42 percent of college graduates never read another book after college.

So go read a book. Right after you read this post, of course.

I started a new book last night. Well, sort of. The Jessica Darling Series is coming to a close on April 14, when Perfect Fifths is released in bookstores and other we-sell-books-here stores nationwide. And, since I have a tradition of rereading all of the books every time a sequel is published, it’s now time for me to again partake of the saga that is Jessica and Marcus. (By the way, Megan McCafferty, if you’re reading this, I think I’ll die if there is no Happily Ever After. Seriously.) Hopefully I will finish just as number five drops into my mailbox, courtesy of Amazon.com. My advice to you: go read these books. And then read others. So you won’t increase the statistic used as the title of my post.

In other thoughts, I’ve realized I spend too much time not talking. Shocked? Don’t be. Just keep reading.

Here’s my realization, in full disclosure: It’s an overwhelming feeling when you realize the amount of things you have to say to someone when you no longer have the opportunity.

  • Thank you for bagging my groceries, dear Loyal Employee of My Local Market. By the way, you have something in your teeth.
  • You, Man Standing in Front of My Seat on This Overcrowded Subway, have forgotten to zip up your pants.

The reality is, we notice the small goofs and have a little giggle before we double-check to be sure we, too, aren’t sharing in their ignorant social flaws. And then we depart, never to see them again. Never having the guts to turn–or return–to the total stranger and offer condolences and helpful adjustments to the embarrassment of their day.

But what about those People You See So Frequently You Feel Out-Of-Sorts When One Day You Don’t See Them?

  • I love you.
  • Congrats on the accomplishment.
  • I appreciate your hard work.
  • Thank you for being there for me.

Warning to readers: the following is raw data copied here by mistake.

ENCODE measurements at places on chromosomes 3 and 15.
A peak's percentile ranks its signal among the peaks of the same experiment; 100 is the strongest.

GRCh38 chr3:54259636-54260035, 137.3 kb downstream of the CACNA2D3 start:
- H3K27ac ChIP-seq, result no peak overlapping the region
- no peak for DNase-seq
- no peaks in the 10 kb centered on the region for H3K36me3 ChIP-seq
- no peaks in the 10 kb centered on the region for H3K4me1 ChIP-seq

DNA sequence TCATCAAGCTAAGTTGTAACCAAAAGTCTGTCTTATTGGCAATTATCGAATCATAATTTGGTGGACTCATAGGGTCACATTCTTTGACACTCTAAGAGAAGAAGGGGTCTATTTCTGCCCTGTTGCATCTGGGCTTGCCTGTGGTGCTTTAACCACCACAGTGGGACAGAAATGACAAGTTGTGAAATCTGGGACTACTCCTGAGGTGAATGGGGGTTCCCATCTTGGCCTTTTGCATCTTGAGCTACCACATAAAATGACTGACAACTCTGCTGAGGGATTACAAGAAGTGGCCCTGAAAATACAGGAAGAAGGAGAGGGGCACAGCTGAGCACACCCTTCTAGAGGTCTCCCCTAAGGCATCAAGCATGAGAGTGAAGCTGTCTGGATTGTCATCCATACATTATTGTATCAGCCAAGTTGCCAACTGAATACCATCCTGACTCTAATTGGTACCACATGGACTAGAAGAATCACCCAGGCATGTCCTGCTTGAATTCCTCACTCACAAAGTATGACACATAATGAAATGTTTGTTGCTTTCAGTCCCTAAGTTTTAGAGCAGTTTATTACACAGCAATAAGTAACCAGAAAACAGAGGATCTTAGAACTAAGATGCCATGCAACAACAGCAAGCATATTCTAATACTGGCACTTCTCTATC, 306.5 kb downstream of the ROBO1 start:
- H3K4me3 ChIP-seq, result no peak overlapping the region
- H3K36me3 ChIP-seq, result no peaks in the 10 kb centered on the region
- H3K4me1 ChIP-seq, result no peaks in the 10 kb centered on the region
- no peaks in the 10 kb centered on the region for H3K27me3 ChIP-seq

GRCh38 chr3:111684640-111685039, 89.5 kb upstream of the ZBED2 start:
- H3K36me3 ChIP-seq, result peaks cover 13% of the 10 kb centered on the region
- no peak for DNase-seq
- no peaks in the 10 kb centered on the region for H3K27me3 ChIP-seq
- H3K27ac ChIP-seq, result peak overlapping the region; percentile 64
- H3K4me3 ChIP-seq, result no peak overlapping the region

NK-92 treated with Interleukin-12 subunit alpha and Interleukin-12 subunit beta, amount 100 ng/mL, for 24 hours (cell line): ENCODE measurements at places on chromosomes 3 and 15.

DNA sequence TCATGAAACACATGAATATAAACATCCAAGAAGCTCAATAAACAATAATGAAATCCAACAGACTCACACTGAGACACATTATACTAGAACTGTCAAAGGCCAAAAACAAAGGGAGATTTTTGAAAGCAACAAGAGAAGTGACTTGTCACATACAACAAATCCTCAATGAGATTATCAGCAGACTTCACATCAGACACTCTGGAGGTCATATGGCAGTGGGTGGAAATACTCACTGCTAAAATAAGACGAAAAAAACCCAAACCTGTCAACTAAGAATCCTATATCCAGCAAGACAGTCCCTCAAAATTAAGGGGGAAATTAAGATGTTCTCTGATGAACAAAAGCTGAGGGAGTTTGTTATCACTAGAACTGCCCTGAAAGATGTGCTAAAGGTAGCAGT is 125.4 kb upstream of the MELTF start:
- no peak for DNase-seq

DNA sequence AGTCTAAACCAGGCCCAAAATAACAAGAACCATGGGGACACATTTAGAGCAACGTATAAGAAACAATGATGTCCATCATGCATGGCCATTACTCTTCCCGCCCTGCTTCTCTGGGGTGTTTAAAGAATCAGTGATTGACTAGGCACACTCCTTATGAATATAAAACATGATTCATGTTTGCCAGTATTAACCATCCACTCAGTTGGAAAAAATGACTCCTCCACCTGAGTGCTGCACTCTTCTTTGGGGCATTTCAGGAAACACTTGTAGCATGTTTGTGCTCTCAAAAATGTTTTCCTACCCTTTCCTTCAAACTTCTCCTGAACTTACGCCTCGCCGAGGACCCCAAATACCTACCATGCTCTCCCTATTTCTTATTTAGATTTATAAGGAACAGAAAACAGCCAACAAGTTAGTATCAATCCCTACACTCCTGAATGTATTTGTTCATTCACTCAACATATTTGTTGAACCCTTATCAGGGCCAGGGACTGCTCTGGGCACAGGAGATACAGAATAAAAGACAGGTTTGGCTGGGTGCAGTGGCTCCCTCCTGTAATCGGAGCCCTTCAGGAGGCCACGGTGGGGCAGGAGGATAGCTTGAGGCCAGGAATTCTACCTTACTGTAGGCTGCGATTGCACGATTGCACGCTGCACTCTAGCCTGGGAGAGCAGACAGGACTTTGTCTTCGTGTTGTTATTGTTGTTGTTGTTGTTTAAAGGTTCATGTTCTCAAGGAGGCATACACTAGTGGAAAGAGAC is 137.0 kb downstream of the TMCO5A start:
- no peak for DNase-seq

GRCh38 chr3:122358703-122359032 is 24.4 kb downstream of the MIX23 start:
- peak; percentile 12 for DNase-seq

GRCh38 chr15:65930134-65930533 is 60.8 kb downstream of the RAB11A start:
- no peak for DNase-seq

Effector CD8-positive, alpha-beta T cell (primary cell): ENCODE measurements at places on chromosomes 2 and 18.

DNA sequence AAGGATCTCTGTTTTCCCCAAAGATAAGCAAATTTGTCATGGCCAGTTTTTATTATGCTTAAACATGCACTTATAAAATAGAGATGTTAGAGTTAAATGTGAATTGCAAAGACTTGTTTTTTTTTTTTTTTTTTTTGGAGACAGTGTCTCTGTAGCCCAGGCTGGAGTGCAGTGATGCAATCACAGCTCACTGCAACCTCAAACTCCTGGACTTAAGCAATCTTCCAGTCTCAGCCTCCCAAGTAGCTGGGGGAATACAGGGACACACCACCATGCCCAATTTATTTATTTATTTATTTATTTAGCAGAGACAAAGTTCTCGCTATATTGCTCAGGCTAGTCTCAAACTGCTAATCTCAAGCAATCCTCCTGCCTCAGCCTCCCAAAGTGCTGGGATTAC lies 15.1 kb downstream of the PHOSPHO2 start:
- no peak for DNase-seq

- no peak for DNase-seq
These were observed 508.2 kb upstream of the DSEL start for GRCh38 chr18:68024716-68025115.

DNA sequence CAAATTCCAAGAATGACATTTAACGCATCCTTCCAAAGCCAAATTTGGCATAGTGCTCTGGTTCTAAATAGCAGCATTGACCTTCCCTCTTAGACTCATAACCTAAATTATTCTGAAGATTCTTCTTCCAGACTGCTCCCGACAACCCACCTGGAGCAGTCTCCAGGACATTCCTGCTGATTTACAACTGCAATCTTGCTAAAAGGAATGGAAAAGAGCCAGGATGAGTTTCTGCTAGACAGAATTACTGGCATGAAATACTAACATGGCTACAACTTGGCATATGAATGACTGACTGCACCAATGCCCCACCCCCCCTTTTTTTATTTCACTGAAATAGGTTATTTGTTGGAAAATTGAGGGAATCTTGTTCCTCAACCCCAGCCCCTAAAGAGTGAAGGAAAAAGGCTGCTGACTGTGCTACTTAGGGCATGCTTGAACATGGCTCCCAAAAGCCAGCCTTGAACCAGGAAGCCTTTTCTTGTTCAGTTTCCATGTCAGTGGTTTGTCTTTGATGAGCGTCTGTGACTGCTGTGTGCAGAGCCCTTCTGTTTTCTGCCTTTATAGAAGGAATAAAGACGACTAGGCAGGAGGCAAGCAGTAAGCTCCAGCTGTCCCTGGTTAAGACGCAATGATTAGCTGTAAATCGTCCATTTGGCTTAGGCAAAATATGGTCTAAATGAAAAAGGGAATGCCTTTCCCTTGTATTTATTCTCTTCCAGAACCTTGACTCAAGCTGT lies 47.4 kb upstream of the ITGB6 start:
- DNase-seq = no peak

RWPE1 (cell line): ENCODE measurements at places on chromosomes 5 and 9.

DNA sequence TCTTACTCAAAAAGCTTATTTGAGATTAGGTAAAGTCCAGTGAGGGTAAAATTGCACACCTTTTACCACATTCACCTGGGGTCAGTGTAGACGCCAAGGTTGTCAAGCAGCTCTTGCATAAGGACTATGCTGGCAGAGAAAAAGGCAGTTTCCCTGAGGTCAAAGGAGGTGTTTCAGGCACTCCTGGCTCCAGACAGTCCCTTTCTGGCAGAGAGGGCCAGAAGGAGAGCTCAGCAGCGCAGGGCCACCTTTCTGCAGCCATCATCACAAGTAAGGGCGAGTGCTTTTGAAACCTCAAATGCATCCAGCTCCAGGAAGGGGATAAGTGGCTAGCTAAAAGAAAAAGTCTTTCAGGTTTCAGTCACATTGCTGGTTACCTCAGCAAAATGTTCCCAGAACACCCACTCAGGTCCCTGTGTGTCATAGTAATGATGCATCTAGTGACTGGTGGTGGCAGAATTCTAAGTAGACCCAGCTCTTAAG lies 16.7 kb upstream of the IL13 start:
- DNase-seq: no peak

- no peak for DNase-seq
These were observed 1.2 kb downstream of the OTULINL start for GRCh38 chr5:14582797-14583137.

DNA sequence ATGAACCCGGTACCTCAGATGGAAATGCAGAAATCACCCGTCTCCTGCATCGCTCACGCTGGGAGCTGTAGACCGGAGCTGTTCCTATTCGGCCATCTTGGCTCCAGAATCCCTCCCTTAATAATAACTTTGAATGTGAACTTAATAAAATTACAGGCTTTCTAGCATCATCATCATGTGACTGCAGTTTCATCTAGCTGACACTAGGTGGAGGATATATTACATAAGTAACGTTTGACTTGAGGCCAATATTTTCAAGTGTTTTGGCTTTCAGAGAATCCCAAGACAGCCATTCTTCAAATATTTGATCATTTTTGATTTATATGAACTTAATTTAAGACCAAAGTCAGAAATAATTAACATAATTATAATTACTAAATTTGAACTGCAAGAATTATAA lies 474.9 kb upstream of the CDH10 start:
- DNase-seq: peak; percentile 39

All too often we take for granted the opportunities to say the things we really should say.

  • I’ll talk to him tomorrow night, so I’ll just tell him then how much I love him, I tell myself, as I hang up the phone and swallow the lump that holds a season ticket to a reserved seat in my throat for such occasions.
  • She works so hard for all her recitals. I’m so proud of her. I want to tell her this, but the receiving line for Greet The Musician And Tell Her How Amazing And Inspiring She Is is fifty thousand feet long and I am going to miss my coffee date with Mr. Wonderful if I don’t leave in the next two minutes.
  • Mr. Resourceful Boss makes the productivity of this office flow seamlessly. I’ll get around to sending him an appreciation card in the next few weeks, provided I get that far on my to-do list.
  • She remains just a phone call away. All the time. No matter what. My thanks go without saying. Doesn’t it?

Does it? Do those who need to hear the right thing really know what we more-often-than-not assume they know? Is our stalling really just because we tell ourselves that we keep forgetting to reach that part of the to-do list?

I don’t know.

But I did find some lovely Thank You cards on sale at Target.


3 thoughts on “42 percent of college graduates never read another book after college.

  1. I especially like this line: "It's an overwhelming feeling when you realize the amount of things you have to say to someone when you no longer have the opportunity."Well said!

  2. I've typed five different responses to this post …I guess that shows what I'm trying to say: I can never say what I mean to say to people. The good thoughts always get stuck in my head for fear that they won't be accepted by the listener.

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